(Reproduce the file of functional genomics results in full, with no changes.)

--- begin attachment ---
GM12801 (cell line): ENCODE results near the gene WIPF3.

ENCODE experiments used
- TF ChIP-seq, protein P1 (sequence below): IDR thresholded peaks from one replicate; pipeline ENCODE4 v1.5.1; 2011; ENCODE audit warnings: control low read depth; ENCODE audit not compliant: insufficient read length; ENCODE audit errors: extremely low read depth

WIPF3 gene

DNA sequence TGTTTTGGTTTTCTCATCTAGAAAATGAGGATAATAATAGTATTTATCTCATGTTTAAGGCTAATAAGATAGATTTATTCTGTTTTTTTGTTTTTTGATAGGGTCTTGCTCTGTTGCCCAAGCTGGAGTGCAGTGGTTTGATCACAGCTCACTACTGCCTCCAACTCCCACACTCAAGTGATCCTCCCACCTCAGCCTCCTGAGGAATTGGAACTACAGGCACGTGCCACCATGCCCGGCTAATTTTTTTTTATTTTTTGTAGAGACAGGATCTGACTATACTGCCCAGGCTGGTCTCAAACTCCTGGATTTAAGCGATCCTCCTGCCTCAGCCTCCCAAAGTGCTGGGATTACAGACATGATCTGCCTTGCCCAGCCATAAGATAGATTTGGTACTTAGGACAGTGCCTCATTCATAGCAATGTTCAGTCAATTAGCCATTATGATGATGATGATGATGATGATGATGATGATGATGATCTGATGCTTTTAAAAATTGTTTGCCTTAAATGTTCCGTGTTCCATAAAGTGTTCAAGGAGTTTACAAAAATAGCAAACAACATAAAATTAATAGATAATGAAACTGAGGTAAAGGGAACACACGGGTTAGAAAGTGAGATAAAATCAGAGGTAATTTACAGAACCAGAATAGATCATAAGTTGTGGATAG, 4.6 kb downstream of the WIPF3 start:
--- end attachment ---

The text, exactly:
GM12801 (cell line): ENCODE results near the gene WIPF3.

ENCODE experiments used
- TF ChIP-seq, protein P1 (sequence below): IDR thresholded peaks from one replicate; pipeline ENCODE4 v1.5.1; 2011; ENCODE audit warnings: control low read depth; ENCODE audit not compliant: insufficient read length; ENCODE audit errors: extremely low read depth

WIPF3 gene

DNA sequence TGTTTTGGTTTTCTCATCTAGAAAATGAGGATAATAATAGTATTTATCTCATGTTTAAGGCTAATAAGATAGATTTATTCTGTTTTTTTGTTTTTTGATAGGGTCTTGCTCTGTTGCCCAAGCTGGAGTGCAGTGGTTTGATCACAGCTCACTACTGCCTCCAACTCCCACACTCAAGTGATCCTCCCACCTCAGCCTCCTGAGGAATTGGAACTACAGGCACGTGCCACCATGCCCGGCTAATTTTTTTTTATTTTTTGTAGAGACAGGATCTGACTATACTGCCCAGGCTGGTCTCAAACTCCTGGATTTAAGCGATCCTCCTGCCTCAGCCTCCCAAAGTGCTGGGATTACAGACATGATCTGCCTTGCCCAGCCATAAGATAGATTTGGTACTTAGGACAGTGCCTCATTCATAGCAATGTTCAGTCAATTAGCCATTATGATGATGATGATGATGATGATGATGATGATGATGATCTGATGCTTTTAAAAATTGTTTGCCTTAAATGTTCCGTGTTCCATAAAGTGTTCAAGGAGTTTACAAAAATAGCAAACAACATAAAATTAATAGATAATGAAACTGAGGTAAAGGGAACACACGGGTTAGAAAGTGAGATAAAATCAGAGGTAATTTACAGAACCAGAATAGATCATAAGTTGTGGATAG, 4.6 kb downstream of the WIPF3 start: